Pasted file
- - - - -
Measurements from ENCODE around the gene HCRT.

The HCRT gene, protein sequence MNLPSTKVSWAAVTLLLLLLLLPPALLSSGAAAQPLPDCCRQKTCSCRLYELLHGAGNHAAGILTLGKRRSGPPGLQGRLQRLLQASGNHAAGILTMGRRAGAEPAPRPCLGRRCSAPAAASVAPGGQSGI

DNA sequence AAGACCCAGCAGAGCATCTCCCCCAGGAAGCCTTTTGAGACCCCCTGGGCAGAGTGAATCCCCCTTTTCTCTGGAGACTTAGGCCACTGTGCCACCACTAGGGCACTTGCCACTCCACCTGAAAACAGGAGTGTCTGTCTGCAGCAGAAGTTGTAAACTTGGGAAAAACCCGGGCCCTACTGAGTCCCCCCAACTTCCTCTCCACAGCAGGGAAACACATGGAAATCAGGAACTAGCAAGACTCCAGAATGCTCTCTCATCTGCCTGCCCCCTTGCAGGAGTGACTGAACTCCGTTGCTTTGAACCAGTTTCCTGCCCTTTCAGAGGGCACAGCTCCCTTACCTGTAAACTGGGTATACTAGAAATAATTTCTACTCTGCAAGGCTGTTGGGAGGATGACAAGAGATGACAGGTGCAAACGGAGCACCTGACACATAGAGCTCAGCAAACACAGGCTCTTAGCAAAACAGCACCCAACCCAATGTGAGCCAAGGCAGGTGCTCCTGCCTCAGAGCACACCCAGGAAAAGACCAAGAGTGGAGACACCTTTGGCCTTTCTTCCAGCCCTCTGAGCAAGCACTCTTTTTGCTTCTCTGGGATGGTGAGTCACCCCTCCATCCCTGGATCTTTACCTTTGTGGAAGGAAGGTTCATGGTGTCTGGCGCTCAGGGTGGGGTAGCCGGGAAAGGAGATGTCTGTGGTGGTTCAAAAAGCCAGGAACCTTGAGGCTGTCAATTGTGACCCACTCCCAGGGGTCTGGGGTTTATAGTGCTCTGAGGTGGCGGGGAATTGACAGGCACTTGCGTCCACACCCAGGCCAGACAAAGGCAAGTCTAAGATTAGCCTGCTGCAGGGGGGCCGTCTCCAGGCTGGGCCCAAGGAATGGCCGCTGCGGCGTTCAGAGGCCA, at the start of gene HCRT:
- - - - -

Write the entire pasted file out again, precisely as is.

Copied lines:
Measurements from ENCODE around the gene HCRT.

The HCRT gene, protein sequence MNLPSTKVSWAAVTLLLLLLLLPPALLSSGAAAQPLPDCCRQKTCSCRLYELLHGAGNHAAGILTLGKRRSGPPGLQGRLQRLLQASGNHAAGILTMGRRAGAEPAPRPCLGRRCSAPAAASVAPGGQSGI

DNA sequence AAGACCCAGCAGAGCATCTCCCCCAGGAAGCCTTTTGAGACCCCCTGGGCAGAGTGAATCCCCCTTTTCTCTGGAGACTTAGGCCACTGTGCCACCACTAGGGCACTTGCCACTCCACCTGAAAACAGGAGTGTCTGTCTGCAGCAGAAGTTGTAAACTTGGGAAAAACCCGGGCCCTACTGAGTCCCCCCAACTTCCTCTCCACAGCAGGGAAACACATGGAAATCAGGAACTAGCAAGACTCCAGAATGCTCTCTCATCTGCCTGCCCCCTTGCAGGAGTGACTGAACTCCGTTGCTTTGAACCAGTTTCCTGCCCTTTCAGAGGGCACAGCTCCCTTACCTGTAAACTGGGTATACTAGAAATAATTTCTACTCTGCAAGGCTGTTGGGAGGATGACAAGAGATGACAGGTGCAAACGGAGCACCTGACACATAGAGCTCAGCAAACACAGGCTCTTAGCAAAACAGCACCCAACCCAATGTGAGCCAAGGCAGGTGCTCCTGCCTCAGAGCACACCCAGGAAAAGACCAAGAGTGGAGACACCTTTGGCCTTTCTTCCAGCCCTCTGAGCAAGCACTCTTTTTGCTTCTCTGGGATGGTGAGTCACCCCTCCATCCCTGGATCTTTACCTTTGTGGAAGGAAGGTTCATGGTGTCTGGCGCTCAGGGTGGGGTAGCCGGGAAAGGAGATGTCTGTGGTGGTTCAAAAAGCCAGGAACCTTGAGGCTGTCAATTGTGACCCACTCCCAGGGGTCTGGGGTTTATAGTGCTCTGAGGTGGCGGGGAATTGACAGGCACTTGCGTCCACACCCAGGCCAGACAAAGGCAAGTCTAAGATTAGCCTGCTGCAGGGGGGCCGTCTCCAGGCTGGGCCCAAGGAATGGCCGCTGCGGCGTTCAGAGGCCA, at the start of gene HCRT: